Russia will target countries hosting U.S. missiles if Washington goes ahead with plans to pull out of a landmark Cold War arms treaty, General Staff chief Valery Gerasimov said Wednesday.
“If the INF treaty is destroyed, we won’t leave it without a response,” he said in a presentation to foreign military attaches in Moscow, according to an official transcript. “You as military professionals must understand that the target for Russian retaliation won’t be U.S. territory but the countries where the intermediate-range missiles are deployed.”
His comments came hours after the U.S. said it would pull out of the 1987 Intermediate-Range Nuclear Forces Treaty in 60 days if Russia doesn’t stop alleged violations. Moscow says it’s complying with the deal. Gerasimov accused the U.S. of seeking to shift the blame for its demise to Russia.
The U.S. has said it has no plans to deploy land-based nuclear missiles in Europe once it pulls out of the treaty. In the past, Russia has threatened to target European countries that hosted U.S. missile defenses.
Earlier Wednesday, the Defense Ministry said it’s deployed laser weapons, one of several systems President Vladimir Putin touted as a new generation of armaments during his annual address in March.
The Peresvet laser, named after a 14th century Orthodox monk who fought in single combat against a Tatar champion at the Battle of Kulikovo, was deployed by the army on Dec. 1, the ministry said in an emailed statement.
Putin in March described the new arms as Russia’s response to the U.S. decision in 2002 to pull out of the Anti-Ballistic Missile Treaty and develop its global defense shield. While Peresvet’s technical specifications are secret, military experts say it can be used against drones, missiles and aircraft.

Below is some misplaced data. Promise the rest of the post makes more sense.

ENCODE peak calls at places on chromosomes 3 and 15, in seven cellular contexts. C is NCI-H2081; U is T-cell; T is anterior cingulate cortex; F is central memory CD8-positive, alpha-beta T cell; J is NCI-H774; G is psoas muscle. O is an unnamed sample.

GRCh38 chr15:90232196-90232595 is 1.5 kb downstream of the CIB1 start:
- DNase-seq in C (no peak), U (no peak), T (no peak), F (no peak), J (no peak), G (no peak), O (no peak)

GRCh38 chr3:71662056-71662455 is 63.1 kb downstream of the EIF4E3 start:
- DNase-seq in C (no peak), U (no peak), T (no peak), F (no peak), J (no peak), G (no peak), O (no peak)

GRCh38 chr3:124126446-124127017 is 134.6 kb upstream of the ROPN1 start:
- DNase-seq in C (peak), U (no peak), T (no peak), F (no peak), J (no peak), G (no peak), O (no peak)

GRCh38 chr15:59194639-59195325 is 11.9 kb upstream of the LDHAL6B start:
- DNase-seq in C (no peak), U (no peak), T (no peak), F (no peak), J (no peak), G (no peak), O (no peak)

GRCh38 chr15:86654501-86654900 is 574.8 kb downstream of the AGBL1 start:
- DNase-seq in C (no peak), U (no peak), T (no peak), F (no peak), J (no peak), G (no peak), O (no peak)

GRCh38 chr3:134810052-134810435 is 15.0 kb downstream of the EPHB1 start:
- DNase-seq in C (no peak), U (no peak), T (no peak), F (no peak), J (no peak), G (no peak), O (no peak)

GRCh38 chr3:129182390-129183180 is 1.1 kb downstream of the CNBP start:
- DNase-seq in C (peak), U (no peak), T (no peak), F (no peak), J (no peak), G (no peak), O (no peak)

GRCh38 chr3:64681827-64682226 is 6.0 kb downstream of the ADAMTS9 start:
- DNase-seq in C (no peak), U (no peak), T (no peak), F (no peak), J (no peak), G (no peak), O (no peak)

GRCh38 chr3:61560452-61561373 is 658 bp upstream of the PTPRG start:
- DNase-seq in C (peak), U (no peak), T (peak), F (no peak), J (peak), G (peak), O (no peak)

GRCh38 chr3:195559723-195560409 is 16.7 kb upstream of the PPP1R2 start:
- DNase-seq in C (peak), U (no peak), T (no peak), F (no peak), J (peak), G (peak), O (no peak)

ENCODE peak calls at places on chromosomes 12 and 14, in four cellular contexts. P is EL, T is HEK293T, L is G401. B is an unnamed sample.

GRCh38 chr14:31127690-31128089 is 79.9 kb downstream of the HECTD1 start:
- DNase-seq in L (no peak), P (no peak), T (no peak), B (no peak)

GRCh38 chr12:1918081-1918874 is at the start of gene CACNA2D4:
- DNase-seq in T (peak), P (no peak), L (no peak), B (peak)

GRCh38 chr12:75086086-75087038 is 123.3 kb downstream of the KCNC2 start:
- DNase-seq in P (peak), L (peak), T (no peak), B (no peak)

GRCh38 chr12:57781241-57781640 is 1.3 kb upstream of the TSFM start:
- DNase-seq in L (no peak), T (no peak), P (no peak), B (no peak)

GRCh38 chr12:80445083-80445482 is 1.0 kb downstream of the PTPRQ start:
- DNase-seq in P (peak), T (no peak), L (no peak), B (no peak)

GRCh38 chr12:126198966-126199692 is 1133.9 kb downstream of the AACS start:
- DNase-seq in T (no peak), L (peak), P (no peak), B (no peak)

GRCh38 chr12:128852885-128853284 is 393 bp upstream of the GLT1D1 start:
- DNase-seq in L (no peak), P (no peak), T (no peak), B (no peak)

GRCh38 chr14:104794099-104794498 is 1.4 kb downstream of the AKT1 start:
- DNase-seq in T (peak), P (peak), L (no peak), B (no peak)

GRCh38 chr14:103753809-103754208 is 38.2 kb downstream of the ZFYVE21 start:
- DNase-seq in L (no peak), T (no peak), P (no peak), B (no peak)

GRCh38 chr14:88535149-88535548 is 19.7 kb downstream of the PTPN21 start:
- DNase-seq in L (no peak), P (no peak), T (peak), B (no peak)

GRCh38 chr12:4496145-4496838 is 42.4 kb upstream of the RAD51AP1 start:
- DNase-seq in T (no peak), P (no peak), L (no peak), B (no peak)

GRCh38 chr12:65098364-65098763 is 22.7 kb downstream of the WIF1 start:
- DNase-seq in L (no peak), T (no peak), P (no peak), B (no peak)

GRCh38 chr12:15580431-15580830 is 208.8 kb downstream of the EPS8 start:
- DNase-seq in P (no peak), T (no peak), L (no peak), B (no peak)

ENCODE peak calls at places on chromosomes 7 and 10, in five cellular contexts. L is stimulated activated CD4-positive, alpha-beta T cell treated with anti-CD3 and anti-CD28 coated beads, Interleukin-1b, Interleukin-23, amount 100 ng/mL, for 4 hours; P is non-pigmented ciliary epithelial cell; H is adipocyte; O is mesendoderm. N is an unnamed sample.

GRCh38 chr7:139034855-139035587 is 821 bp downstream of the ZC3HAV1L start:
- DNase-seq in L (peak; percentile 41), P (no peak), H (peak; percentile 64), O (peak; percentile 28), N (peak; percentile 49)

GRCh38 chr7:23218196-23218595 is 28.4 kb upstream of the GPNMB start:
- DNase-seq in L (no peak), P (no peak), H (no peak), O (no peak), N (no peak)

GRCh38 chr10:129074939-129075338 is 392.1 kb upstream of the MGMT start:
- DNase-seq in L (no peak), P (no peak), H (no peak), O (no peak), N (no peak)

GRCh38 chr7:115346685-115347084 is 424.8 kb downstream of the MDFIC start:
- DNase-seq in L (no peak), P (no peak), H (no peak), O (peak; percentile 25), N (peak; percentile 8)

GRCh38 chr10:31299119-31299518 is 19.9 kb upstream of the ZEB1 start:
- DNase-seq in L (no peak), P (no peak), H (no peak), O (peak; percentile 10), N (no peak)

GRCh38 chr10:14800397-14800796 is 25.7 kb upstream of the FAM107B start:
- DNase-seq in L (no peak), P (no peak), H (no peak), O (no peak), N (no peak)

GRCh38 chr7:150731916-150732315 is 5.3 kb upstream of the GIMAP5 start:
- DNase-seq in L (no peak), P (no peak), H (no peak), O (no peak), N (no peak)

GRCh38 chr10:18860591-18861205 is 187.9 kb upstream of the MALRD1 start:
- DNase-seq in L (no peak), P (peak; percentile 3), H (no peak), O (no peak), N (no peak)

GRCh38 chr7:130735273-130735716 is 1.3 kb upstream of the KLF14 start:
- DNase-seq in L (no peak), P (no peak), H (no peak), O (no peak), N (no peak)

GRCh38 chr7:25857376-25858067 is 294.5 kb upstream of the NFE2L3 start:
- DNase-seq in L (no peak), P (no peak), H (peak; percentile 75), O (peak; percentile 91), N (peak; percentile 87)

Secretary of State Mike Pompeo told NATO allies on Tuesday that the U.S. is setting a two-month deadline for Russia to return to compliance with the INF treaty before carrying out President Donald Trump’s threat in October to withdraw from the accord. Russia denies breaching the treaty, which bans deployment of ground-launched missiles with a range of 500 kilometers (311 miles) to 5,500 kilometers, and has said it wants to hold talks with the U.S. on preserving the agreement.
“The U.S. has presented no evidence that the Russian side in any way violates or fails to comply with the terms of the agreement,” Russian Foreign Ministry spokeswoman Maria Zakharova told reporters in Moscow. The INF treaty is “one of the key pillars of strategic stability” and Russia’s ready to discuss any problems with the accord without “baseless accusations and ultimatums,” she said.